What is good mental health and how do I get it
Written by listed counsellor/psychotherapist: Graeme Orr MBACP(Accred), UKRCP Reg. Ind. Counsellor
20th February, 20120 Comments
One definition of mental health might be an individual’s ability to enjoy life, a balance between different life areas (family, work, social, spiritual etc.) and to adapt to changing demands.
We all realise how important good mental health is. Your physical and your emotional well-being depend on it. It offers a feeling of inner-strength and an ability to cope with whatever comes along
The key to good mental health is balance – someone once said that to enjoy life you should take all things in moderation. An interesting exercise is to take some key areas of your life say, family; community/social; health; spirituality and work and score yourself in these areas one for desperately unhappy and 5 for as happy as you can be. Yet overall there should be a balance with your values not being far from the mean score for this shows balance in your life. It also helps to identify the area that you might want to focus on.
Having looked at the current state of play, what are the factors that can help to increase your well-being?
Healthy eating is important to physical health and it turns out mental health. Choosing foods that that provide a wide variety of food groups and that ensure a consistent flow of energy. Scientists believe that there is an increasing body of evidence that shows that vitamins have an important role in promoting mental health.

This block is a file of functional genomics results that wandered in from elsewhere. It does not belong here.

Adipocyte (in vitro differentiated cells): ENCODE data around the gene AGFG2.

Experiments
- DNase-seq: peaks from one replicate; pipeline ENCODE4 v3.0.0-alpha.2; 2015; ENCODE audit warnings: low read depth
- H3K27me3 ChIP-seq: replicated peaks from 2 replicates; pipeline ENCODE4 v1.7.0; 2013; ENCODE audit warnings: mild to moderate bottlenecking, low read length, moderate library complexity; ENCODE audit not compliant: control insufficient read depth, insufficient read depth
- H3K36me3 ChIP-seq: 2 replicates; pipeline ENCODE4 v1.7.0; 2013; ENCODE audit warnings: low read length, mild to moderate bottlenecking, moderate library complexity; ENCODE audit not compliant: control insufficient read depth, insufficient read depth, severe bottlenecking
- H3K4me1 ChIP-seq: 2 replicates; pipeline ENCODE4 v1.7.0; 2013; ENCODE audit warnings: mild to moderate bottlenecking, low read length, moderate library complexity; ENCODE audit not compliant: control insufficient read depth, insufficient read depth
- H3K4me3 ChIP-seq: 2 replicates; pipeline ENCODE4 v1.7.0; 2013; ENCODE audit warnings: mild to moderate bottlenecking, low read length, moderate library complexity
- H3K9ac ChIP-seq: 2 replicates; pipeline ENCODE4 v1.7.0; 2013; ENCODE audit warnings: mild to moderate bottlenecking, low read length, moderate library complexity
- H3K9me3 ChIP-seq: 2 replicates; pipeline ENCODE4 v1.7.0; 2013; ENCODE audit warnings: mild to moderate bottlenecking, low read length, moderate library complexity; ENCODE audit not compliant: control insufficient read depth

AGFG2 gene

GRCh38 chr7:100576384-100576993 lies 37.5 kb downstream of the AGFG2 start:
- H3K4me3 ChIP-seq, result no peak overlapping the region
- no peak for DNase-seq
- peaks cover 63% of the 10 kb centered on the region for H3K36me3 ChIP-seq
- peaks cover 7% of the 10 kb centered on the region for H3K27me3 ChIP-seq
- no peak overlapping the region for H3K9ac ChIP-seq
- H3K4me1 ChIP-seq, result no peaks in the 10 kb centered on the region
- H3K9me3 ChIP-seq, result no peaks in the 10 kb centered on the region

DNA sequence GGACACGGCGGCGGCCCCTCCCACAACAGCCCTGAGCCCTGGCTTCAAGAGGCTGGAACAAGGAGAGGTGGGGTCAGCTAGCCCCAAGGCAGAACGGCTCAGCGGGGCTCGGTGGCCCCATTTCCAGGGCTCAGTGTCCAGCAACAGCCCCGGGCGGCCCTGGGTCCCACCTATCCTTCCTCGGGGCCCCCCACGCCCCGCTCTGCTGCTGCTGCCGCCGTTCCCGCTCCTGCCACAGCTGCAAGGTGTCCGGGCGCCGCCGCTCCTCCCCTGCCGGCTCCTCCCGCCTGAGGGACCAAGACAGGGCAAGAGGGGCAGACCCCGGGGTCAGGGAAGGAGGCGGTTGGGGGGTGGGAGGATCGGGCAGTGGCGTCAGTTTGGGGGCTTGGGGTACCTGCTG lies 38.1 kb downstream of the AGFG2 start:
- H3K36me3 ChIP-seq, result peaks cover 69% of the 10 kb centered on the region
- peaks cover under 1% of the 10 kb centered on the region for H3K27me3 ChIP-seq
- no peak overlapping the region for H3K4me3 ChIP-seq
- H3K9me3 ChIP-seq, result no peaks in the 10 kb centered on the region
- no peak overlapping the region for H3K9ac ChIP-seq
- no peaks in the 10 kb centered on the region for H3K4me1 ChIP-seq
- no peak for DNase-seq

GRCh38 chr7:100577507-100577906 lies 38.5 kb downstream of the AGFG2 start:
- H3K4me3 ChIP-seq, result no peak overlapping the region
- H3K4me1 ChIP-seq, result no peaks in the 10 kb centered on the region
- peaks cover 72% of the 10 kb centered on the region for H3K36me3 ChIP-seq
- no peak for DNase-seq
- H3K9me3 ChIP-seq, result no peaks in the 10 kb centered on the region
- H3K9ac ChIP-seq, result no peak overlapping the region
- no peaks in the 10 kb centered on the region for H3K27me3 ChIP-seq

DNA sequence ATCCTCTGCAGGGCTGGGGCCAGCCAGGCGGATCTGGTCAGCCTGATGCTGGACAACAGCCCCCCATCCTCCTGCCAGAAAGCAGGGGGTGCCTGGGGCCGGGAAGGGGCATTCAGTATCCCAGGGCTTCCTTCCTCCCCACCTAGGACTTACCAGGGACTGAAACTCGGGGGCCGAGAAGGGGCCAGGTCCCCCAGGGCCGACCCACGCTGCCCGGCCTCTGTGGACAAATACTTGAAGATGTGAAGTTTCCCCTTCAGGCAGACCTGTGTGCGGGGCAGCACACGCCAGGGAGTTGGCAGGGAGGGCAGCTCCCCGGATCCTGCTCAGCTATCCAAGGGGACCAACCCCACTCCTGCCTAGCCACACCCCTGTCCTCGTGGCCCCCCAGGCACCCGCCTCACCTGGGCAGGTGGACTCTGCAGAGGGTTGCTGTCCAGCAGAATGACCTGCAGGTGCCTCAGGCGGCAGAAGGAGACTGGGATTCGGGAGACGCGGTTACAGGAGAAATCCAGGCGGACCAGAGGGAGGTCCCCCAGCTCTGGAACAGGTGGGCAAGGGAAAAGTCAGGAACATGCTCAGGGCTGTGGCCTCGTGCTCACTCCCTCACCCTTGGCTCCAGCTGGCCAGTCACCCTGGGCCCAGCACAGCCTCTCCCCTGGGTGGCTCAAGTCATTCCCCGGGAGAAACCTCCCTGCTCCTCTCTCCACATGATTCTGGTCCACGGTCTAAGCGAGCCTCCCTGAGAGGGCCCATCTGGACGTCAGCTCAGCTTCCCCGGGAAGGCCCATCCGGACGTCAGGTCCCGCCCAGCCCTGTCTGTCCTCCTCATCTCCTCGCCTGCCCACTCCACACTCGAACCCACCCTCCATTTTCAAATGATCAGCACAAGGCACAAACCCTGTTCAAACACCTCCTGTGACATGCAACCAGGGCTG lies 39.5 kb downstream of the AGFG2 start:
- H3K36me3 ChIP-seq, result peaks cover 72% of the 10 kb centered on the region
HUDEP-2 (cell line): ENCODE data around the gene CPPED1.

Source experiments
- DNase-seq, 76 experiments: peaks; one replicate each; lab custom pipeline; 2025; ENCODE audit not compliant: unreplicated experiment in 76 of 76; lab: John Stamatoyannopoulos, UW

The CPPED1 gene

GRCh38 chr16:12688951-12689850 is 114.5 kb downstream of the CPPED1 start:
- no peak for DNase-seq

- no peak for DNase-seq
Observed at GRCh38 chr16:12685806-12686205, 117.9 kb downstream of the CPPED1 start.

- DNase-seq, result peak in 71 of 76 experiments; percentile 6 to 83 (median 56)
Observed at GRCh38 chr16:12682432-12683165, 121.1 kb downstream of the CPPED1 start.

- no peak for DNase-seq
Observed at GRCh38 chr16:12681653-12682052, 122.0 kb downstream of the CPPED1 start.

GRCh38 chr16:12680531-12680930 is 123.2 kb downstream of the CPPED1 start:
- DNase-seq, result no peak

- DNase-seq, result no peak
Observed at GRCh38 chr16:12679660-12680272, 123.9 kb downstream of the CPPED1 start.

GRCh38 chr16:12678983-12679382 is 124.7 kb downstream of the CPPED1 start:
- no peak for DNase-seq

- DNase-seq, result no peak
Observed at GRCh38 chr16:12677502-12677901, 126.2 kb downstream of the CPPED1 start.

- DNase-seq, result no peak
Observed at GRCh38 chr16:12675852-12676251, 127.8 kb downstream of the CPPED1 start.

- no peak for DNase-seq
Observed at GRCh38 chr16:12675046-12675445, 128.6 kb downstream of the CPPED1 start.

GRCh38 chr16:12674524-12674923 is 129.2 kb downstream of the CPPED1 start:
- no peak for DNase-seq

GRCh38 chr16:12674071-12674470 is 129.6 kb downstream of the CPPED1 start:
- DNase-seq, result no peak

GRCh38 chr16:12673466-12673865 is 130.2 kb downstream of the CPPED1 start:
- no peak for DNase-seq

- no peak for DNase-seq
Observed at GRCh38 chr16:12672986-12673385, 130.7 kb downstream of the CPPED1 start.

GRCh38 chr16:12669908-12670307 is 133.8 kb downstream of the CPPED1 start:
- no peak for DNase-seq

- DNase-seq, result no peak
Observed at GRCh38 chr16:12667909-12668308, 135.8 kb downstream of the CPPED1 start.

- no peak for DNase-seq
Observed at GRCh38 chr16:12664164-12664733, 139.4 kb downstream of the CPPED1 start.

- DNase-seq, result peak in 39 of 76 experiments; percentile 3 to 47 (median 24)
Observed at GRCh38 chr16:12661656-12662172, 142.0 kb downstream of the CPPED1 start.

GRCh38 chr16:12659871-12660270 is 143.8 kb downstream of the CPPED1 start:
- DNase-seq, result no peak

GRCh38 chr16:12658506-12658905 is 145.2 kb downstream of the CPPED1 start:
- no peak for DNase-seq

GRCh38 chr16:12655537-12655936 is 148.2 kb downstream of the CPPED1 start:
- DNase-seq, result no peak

Some people might be tempted into unhelpful ways of coping such as alcohol, and illegal drugs. Yet there have an effect on the mind over time. Heavy drinking has shown to be a factor in anxiety and depression. Street drugs, dependent on the drug and the length of use, have been shown to cause psychiatric conditions such as long-term depression.
Regular exercise again important to physical health, but there is good evidence that regular exercise will help depression and anxiety. This is possibly linked to the endorphins that you get after exercise yet the practical upshot is that it relieves stress and depression.
We all seem to feel better after a good night’s sleep. Paradoxically, however, when we feel anxious or stressed even depressed, sleep seems to elude us or is broken up through the night. Your mind seems to race in the quiet as you try to drift off. You can, teach yourself to relax, there are many tapes on the market (even free ones) that teach you to progressively relax and promote if not sleep rest. There are other steps you can take such as a hot bath before you go to bed or a glass of warm milk, and avoid caffeine, cigarettes and alcohol
This highlights one important area which is to do something for you whether it’s watching your favourite TV program, a hobby or an interest or even helping out in a community group. The important part is a part of your life however small that you can control and direct.
Finally it’s good to talk, when we bottle up feelings of frustration, anger and so forth. It is important that you explore these or come to a way of incorporating them in your life in a way you can accept. If you bottle them up you will feel uncomfortable and isolated and they are likely to explode out at the most inappropriate minute. So talk to family and friends about your feelings and if you feel they can’t help your own GP or a counsellor is a good source of help.
However you choose to guard your mental health I wish you the best of luck.
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